Can Coronavirus Volunteers Like Nurses, Food Bank and Cash Donors Get Tax Breaks?
by Susannah McQuitty
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As everyone pulls together to combat the effects of the Coronavirus pandemic, many are wondering if there is any financial help for efforts made to lessen the impact.
What about your taxes? Is there any way to get a break based on the help you provided during the pandemic? Let’s look at a few ways people could get some tax relief for helping with COVID-19 aid.
Is there a tax break for donating to Coronavirus funds for first responders?
Yes, there are two ways to claim a tax break for COVID-19 aid. If you itemize your deductions, you can deduct the full amount of your qualifying donations (up to the AGI donation limits). Or if you take the standard deduction, you can now deduct up to $300 of qualifying donations as an above-the-line deduction. The CARES Act made this possible, which opens up the charitable giving deduction to the millions of people who normally don’t itemize.
Make sure your donations go to a qualified 501(c)(3) organization, or you won’t be able to deduct the money you contribute to Coronavirus relief.
Can food bank volunteers get tax breaks for Coronavirus work?
Unfortunately, no—you can’t deduct your volunteered time or the value of the services rendered. The IRS doesn’t have a deduction for gifts of service because they are so much harder to measure, unlike monetary donations or goods.
You can, however, get a deduction for cash donations or non-cash donations (food, equipment or supplies) if you itemize deductions; AGI limits apply. Sorry, standard deduction people—the $300 above-the-line deduction only counts for cash. If you plan to itemize, just make sure you’re donating to a qualified 501(c)(3) organization and keep documentation to prove where the donations went.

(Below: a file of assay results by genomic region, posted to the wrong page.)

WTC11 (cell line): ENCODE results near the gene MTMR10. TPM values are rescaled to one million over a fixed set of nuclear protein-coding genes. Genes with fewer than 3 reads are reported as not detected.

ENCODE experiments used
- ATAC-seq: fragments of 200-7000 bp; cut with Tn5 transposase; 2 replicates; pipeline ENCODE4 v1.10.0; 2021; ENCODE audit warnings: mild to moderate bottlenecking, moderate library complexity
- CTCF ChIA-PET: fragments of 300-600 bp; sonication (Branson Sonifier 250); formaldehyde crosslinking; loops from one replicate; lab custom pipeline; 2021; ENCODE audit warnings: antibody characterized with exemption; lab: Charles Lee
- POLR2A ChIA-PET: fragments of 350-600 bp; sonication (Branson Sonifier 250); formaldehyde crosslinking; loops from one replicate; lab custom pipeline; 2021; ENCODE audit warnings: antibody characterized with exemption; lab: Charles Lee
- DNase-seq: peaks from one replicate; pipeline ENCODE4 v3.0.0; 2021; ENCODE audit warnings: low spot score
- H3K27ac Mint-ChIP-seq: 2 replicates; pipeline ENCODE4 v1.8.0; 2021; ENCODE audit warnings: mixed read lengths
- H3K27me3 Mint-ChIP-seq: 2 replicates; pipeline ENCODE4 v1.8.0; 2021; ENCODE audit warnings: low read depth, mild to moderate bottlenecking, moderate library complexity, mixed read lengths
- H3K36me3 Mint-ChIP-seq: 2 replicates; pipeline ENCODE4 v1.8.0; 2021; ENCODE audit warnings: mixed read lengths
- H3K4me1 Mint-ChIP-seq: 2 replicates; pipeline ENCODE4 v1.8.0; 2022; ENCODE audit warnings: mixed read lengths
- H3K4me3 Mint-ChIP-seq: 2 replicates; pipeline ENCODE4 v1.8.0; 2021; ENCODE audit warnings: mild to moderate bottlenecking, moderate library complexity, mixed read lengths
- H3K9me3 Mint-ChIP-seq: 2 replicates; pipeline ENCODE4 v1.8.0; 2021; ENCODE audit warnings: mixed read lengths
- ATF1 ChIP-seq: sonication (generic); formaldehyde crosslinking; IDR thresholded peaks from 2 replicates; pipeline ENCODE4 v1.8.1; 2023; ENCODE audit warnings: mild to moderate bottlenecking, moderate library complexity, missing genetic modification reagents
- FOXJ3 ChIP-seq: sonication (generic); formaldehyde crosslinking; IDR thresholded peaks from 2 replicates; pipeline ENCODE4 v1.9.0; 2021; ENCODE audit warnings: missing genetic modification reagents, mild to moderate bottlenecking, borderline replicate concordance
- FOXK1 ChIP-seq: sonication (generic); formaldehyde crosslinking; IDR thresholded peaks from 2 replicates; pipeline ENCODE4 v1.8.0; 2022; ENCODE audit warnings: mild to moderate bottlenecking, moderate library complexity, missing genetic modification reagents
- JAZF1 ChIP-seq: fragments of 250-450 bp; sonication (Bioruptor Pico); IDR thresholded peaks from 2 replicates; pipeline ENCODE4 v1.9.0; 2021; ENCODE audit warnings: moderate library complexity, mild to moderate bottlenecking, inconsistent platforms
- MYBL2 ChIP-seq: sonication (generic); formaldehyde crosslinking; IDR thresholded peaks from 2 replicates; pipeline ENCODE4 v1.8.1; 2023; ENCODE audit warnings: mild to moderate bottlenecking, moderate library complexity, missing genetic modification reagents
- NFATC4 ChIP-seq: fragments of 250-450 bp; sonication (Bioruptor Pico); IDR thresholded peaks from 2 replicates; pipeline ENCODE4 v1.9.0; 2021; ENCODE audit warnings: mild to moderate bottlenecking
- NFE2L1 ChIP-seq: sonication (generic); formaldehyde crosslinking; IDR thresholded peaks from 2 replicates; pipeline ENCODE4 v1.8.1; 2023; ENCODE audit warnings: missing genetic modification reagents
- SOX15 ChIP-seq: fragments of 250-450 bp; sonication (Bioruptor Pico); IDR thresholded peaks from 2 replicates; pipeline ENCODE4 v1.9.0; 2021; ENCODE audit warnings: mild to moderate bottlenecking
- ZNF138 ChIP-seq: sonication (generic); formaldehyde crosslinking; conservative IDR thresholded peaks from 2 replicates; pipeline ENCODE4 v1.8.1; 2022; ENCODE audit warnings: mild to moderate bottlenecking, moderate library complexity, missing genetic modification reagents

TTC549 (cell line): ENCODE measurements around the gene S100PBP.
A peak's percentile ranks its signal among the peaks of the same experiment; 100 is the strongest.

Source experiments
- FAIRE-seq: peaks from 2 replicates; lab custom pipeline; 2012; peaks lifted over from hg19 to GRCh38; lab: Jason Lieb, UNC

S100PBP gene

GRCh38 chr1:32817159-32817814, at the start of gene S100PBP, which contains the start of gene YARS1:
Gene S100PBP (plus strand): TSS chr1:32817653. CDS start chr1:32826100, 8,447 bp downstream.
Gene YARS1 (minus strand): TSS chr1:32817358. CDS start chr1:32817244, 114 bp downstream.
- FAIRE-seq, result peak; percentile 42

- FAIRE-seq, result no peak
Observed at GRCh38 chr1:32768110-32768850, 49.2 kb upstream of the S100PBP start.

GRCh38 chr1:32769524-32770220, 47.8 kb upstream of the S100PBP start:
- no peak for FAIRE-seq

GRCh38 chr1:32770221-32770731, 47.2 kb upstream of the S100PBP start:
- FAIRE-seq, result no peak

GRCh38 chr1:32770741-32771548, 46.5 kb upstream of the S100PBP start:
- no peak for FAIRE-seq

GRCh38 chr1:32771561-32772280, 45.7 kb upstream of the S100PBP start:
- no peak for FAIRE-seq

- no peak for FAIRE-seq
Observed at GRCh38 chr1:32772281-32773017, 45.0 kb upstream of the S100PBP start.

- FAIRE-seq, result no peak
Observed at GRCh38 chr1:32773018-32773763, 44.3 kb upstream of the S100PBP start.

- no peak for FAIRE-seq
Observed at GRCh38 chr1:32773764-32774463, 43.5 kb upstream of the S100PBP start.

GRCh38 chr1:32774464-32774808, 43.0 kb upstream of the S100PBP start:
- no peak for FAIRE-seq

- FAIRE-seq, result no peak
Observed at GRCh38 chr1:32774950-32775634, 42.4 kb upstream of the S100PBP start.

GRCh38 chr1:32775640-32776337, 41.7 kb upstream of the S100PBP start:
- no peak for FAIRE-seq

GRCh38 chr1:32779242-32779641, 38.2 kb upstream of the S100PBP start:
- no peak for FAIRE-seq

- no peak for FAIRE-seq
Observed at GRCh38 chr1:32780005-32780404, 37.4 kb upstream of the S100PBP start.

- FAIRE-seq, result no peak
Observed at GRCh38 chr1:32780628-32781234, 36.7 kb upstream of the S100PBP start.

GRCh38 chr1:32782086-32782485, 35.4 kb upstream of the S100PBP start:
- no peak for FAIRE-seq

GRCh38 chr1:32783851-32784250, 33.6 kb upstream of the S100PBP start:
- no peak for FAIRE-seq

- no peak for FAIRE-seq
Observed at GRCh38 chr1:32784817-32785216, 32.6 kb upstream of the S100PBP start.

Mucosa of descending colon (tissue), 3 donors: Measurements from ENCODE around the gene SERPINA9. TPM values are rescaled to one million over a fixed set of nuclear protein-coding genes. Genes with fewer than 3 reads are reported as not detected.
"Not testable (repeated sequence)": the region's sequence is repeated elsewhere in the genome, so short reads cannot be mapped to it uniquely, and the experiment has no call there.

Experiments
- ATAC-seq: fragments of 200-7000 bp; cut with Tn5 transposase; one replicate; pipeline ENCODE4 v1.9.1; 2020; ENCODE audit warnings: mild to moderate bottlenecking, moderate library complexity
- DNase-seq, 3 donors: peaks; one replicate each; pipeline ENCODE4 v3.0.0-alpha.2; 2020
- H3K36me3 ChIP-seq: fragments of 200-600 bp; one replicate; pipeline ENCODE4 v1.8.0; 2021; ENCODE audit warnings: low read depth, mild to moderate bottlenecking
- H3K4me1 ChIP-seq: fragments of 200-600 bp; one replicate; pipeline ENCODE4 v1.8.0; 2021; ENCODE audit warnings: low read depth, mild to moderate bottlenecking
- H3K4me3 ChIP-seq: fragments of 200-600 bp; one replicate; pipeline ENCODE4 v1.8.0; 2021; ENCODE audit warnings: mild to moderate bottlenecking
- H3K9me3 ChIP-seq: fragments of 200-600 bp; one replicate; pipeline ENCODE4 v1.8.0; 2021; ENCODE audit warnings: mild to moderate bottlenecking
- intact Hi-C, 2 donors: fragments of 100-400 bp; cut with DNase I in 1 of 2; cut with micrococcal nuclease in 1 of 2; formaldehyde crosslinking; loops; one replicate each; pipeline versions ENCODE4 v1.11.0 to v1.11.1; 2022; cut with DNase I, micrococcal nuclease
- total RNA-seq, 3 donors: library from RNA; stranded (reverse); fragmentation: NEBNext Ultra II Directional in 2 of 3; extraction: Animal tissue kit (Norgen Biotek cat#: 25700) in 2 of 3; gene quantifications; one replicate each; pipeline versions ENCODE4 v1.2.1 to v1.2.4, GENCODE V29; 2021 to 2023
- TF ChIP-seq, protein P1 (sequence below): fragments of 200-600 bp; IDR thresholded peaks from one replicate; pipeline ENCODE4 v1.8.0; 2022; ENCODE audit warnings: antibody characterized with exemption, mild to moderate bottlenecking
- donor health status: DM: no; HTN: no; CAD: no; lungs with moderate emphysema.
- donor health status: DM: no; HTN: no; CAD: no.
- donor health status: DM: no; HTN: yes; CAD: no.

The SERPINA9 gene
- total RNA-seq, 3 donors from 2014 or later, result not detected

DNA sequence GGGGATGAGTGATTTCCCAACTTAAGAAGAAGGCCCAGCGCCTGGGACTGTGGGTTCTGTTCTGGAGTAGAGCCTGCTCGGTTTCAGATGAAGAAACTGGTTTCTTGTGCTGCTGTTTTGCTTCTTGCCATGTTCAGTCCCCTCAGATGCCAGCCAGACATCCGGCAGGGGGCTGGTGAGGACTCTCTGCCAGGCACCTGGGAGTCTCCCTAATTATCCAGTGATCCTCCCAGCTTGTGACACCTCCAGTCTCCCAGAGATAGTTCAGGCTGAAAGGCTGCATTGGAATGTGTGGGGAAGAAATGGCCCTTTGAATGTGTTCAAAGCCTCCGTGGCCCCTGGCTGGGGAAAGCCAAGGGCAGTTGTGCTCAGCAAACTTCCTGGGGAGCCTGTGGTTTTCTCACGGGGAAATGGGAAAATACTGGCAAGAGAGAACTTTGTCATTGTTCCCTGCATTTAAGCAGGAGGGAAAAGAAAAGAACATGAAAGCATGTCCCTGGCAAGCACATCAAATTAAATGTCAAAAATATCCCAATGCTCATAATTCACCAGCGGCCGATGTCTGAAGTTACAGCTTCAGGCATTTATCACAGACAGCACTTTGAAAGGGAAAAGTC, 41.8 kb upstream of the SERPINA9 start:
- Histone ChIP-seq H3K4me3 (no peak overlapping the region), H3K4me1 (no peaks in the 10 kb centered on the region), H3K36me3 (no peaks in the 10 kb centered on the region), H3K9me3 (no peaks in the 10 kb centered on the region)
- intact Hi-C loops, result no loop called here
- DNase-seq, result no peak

Can volunteers get tax deductions for related out-of-pocket expenses like gas, vehicle mileage, meals and supplies?
Yes, some out-of-pocket expenses that are necessary while you’re volunteering away from home, including travel expenses, can count toward a tax deduction if you itemize deductions. (If you take the standard deduction, out-of-pocket expenses can’t count toward the $300 above-the-line deduction.)
This goes for medical professionals who may be going out of their way to help with relief—if you’re performing services to help provide relief to a qualifying charitable organization, track any related expenses for a potential deduction when you file next year.
Make sure you only count expenses that the charity did not reimburse you for—tallying up expenses for your deduction that the charity covered would be considered “double-dipping” and isn’t allowed. Also, any travel can’t include a significant element of vacation, recreation or personal time. If you work several hours each morning and use the afternoons for sightseeing or visits with friends, you can’t take the charitable donation deduction for the travel expenses.
Can medical staff who travel to help with high-risk, high-population areas get tax breaks for COVID-19 volunteering?
When we say “volunteering” in this context, we specifically mean nurses and medical staff who travel to different areas—sometimes even different states—to provide aid. These people are still working for income, but they are referred to as “volunteers” because they are willing to relocate temporarily to provide their services.
To date, no tax breaks have been announced for medical workers who travel to help heavily populated areas. You will likely have to pay state taxes for income earned while working in different states.
You might, however, be able to deduct certain expenses if you’re hired as an independent contractor instead of as an employee—you can read more about operating as an independently contracted nurse on our taxes for nurses blog post.
In addition to the usual work-related expenses of medical professionals, independent contractors may also be able to deduct travel, lodging and meal expenses that are necessary while you are performing services away from home.
Stay tuned—the HEROES Act has not been confirmed yet, but as it stands, there may be hazard pay involved for medical workers. The bill is still subject to adjustments, so nothing is set in stone, but extra pay for nurses and other medical practitioners may be coming soon.
We’ll keep you in the know
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